Notes on Currency and Recession

First up, Matthew Yglesias reports on the situation in Cyprus:

That’s not to say that departure from a currency union is the only scenario in which capital controls make sense. There’s a strong case that the move to free cross-border financial flows was a mistake. In theory, financial globalization could have been a good idea but in practice it did too much to undermine national-level bank regulation. But that’s still not the same as saying that you would have capital controls inside a currency union. After all, if a euro in a Cypriot bank account can’t be swapped for a euro in a Dutch bank account then in what sense are they really both the same currency? A Cypriot euro and a Dutch euro would in some sense be more different than a US dollar and a Canadian dollar.

Indeed, this bifurcation of currency units happened recently with BitCoin. The problem isn’t so much the capital controls in Cyprus, it is the subsequent runs that will happen in other weak EU countries as individuals and businesses flee (say) Greek or Portuguese banks to Germany (and maybe to dollar assets). Matthew gets this one horribly wrong:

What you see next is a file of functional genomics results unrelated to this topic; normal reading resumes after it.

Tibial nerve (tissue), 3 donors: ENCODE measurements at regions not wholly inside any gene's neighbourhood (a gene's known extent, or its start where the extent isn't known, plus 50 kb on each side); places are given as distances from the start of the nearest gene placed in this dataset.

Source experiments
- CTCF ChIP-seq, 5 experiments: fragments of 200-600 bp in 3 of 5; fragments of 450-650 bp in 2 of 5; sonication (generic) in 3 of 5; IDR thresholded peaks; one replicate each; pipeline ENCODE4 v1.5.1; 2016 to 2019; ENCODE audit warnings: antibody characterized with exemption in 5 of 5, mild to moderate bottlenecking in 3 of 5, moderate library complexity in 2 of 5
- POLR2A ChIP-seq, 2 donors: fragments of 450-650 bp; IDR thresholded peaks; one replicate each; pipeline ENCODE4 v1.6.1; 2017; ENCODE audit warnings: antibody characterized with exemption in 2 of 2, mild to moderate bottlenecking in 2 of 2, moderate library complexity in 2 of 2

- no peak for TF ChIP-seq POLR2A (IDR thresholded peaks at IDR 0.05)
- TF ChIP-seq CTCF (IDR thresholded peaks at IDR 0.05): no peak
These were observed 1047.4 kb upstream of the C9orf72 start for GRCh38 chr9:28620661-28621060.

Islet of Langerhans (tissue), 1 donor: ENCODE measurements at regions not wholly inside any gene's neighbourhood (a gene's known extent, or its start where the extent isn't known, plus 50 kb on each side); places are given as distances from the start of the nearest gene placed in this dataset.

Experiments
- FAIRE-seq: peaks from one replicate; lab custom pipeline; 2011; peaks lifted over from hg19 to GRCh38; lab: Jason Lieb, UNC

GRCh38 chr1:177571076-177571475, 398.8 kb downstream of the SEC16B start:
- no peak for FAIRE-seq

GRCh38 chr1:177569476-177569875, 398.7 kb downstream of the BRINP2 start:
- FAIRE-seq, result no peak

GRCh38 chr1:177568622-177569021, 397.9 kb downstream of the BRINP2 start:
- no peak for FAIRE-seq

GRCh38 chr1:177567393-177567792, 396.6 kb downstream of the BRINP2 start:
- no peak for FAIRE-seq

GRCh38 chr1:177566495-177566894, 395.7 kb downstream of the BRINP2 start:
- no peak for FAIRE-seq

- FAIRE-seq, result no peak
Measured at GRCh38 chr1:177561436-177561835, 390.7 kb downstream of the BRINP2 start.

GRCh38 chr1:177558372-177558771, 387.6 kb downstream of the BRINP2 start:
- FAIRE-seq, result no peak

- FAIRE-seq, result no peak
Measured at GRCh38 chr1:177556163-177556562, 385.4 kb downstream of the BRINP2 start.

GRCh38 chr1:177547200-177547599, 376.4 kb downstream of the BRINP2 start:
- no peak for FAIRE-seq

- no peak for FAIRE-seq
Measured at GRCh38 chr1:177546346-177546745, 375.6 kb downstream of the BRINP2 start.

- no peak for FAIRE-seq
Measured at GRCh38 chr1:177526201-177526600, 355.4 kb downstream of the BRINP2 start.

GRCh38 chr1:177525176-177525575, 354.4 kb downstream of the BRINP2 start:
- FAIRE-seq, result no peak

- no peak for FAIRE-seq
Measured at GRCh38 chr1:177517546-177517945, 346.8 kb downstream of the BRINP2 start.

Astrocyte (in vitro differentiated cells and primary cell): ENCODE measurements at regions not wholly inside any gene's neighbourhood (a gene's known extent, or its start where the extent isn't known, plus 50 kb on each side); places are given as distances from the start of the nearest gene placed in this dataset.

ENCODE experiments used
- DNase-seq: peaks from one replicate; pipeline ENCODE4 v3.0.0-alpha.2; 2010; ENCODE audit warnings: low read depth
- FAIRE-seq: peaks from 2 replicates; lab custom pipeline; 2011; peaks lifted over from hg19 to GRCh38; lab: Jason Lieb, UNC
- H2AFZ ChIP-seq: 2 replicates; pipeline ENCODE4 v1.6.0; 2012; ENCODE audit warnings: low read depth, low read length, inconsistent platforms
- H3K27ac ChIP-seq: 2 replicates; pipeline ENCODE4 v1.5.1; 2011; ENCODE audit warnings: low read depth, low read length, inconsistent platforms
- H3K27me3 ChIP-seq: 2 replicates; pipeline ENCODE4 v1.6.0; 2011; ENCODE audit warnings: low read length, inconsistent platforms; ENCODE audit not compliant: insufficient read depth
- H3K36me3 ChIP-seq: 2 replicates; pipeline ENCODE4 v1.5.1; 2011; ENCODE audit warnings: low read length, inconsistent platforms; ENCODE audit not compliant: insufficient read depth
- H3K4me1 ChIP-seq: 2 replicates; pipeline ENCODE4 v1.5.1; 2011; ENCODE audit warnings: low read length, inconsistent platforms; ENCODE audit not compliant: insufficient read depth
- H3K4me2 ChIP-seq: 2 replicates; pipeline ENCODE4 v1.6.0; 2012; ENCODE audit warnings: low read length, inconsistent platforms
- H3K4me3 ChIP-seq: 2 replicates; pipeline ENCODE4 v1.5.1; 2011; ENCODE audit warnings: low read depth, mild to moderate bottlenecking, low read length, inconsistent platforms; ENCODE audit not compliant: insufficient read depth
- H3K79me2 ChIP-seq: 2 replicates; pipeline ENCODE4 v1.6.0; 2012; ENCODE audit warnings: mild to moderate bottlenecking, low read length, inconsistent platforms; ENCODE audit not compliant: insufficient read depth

To truly have a common currency you need common deposit insurance.

There is not really a compelling reason to publicly insure the asset side of the balance sheet unless you’re also insuring the liability side of the balance sheet (which we shouldn’t). The Euro shouldn’t be kept; but since it will be, there should be EU-wide enforcement of double liability. However, Yglesias does have the best short-term solution to the mess (and long-term solution to diplomatic relations).

Second, Paul Krugman reports history inaccurately:

The key point, however, is that when FDR tried to give voters what they thought they wanted [debt reduction and a balanced budget, per a Gallup poll], he plunged the economy back into recession, and paid a heavy political price.

Sometimes Krugman acknowledges this, and sometimes not; but attributing the 1937-38 recession to the contraction in fiscal policy is a big stretch, even given Keynesian multipliers. Even the oft-cited increase in reserve requirements seems too small to generate the downturn. The policy responsible for the brunt of the downturn was actually the Fed’s sterilization of gold inflows (and here).


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